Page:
Recent News

Makenna Holt enjoys making a craft with her friends
3rd Grade teachers organized a fun evening for our parents and students to come and enjoy each others' company.  On December 9th, we filled the cafeteria with students, eager to have a good time.  Parents came to participate and some came so socialize with other parents.  All went way with goodies and fulfillment of time well spent.

Diana and her mother enjoy putting together crafts

Students played games at the 3rd Grade Candyland.
Birthdays used to be so important when I was a child.  I think students at our school think more about their birthday than they do Christmas or any other holiday.  It's THEIR SPECIAL DAY.  They don't share it with anyone else.  All the attention for that day is on them.  Students of mine come up to me to make sure that I will announce their birthday in our morning assembly.  I'll ask them when their birthday is.  They'll tell me that it is the next month or two months from now.  To them, their birthday is right around the corner.  I assure them that I will remember to announce their name so we can sing to them.

As adults, most of us don't think too much about birthdays.  We have our "special landmark birthdays" that identify how young we are NOT anymore.  "20" is a good birthday, "30" is okay, but comes with the idea that we're not really young anymore.  "40" shows maturity, but we start feeling some aches and pains.  I had more joint problems in my 40's than in any other time so far in my life.  Once I hit "50," I started feeling old in some ways.  The number "50" was very tough for me.  My birthday came and went that year and all I had was the number to let me know my status in life.  

My recent birthday over the Christmas holiday brought me a little closer to the next plateau -- "60."  Wow, that number rings a bell in me.

So, with all this comes a reflection on TEN YEARS.  When I came to the Waco area, I was forty years old.  My children were in elementary and middle school and we were beginning a new life in Central Texas.  Ten years after that, both my boys had left the house and were in college.  Ten years doesn't seem like much, but it brings so much change to one's life.  I look back in our church directory to see people who attended ten years ago.  Many of them had small children, a husband and a wife.  Since then (10 years later), their children are grown and may have moved away.  Sadly, there are many couples who split up in that time.  Divorce takes over so many of our lives today.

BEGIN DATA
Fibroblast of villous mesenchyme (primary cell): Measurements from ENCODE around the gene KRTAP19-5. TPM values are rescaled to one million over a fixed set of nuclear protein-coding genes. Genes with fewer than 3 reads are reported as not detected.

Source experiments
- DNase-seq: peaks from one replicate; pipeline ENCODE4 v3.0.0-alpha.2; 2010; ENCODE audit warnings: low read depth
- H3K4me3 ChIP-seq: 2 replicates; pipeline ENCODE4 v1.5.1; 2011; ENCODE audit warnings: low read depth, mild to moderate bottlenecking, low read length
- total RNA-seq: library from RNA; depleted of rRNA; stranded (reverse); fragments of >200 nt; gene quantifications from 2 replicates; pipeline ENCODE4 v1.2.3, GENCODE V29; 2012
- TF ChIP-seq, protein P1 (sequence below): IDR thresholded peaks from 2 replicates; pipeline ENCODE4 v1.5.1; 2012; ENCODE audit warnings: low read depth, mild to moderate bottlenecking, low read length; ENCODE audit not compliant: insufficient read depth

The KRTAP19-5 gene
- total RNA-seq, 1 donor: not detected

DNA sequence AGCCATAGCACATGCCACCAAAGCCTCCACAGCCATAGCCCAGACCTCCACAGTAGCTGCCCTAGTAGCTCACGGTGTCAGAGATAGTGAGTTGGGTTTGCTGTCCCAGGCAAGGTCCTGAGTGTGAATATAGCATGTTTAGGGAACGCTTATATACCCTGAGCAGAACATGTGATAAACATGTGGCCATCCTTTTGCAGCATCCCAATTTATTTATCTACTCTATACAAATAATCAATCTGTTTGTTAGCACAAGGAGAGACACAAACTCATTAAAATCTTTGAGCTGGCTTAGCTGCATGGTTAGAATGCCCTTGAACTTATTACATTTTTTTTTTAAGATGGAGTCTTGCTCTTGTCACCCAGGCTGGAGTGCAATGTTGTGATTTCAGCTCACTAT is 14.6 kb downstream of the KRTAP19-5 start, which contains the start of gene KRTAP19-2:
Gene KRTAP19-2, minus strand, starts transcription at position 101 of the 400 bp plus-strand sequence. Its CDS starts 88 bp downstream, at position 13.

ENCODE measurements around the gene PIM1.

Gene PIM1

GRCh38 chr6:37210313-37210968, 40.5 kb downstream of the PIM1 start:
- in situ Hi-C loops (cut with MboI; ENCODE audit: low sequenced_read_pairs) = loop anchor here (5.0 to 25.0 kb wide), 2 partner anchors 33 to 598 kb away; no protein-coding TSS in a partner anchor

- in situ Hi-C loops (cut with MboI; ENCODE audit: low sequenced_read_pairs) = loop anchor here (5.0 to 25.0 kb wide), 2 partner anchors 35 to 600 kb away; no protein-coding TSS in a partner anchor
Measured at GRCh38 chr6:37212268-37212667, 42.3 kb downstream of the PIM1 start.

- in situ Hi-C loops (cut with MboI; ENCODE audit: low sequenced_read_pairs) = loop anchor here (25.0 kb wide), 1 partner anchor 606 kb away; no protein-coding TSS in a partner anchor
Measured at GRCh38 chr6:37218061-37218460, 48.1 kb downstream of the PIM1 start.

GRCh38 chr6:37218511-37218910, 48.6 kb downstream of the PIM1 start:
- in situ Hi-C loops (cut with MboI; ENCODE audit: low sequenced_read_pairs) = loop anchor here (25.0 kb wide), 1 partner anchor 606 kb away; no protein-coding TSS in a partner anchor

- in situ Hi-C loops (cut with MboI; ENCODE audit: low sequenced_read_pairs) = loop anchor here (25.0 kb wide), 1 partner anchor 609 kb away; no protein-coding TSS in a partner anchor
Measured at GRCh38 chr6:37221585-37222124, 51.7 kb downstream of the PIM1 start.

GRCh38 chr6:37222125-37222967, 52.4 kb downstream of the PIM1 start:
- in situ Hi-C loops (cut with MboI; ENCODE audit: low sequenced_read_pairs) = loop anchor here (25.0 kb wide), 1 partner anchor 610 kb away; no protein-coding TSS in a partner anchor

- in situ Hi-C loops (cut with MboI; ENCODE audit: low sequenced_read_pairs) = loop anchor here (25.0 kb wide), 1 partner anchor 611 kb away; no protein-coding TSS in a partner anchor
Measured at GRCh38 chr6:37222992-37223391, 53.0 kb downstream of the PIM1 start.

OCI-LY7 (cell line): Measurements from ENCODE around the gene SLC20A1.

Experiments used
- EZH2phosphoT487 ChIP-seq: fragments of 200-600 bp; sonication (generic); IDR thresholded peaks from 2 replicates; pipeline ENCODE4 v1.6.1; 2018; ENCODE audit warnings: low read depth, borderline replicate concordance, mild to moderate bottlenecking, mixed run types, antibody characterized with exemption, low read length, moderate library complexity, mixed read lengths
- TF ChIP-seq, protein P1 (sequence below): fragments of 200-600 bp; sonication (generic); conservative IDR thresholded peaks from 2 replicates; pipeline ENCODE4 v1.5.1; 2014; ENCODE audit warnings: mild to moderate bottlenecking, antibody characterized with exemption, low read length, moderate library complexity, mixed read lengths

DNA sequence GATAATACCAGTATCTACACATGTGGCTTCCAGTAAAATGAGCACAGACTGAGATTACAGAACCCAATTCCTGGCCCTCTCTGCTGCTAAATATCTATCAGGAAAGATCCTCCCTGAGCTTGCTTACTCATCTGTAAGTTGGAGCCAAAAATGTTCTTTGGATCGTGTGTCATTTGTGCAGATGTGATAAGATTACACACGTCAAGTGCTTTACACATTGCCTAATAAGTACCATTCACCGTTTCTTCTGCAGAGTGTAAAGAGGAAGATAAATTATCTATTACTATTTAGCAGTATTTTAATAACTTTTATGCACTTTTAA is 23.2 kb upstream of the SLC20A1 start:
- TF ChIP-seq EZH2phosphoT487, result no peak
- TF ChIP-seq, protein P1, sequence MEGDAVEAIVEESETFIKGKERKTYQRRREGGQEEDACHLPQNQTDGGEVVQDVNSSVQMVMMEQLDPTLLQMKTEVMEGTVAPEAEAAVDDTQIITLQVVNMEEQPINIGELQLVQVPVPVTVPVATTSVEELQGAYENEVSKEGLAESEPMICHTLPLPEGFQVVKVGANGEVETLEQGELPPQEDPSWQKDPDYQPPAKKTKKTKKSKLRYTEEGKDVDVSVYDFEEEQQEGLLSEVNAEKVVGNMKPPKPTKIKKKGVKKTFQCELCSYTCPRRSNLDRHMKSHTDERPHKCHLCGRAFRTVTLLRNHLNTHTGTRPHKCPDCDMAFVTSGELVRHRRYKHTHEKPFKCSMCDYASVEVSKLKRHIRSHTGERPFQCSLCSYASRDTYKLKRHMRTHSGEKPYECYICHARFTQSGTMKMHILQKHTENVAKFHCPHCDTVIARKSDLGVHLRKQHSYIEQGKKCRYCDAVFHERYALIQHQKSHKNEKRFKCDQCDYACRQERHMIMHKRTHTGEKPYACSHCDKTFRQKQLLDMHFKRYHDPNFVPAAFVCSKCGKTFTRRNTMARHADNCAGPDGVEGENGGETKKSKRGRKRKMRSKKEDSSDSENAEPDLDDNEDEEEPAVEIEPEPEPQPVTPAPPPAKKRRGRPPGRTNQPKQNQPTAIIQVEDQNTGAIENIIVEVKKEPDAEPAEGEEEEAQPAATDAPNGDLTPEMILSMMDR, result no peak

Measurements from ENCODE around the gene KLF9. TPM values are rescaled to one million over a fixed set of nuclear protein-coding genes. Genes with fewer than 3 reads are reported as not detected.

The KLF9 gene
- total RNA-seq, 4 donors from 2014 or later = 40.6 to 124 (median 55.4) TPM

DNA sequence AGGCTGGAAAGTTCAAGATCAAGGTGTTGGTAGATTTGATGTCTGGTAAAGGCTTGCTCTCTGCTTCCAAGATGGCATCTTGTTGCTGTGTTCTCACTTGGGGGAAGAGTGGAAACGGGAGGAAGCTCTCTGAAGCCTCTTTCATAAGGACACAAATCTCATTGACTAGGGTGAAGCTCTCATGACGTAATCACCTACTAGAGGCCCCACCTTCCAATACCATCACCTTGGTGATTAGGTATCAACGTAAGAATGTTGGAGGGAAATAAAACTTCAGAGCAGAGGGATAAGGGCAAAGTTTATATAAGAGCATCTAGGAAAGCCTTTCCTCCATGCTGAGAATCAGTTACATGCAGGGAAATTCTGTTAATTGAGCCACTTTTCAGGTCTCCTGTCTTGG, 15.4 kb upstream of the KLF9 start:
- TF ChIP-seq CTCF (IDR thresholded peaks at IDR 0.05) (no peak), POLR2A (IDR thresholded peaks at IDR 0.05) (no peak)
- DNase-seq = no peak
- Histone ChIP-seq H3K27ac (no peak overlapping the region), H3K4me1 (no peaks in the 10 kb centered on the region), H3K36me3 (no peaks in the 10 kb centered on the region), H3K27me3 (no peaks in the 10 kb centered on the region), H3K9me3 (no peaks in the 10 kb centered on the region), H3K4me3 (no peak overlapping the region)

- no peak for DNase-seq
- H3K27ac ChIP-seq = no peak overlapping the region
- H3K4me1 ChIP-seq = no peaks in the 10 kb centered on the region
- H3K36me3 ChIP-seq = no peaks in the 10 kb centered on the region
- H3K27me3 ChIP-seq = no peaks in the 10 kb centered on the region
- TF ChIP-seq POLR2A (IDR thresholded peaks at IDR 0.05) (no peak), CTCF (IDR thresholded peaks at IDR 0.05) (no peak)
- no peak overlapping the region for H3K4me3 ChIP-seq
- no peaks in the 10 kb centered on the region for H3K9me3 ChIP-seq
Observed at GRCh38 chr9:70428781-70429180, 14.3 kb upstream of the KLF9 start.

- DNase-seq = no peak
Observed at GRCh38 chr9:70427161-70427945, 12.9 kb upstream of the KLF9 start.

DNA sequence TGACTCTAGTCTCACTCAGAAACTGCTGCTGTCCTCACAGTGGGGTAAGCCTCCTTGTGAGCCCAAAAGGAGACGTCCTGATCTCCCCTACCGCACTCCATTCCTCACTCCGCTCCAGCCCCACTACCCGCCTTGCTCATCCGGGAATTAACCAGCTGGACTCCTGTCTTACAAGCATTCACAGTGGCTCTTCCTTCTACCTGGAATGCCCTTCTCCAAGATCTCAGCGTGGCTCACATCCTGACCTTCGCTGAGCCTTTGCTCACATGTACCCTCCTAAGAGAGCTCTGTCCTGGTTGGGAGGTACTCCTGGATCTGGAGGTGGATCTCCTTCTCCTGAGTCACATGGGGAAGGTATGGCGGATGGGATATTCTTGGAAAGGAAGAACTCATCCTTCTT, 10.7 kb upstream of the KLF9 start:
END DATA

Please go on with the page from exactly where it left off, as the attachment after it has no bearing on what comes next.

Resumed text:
When I speak to students who are 8, 9, or 10 years old, I tell them that they won't be this age forever.  Most students don't think about getting older.  Their concern is today, this week, and what video game they'll be playing when they get home.

As parents, we need to also realize that our children are not going to be this age forever.  I used to tell my own children, "Stop growing!!"  They never listened to me.  We need to continuously feed our children, not only food, but things to enrich their minds - Books being one of the best sources.  Get your children interested in reading by reading to them at home.  My last book that I read to my boys was "Bridge to Terebithia."  I never finished it with him.  Bedtime rituals went away when my youngest got older.  I know many of you read to your children at bedtime.  This will benefit them to no end.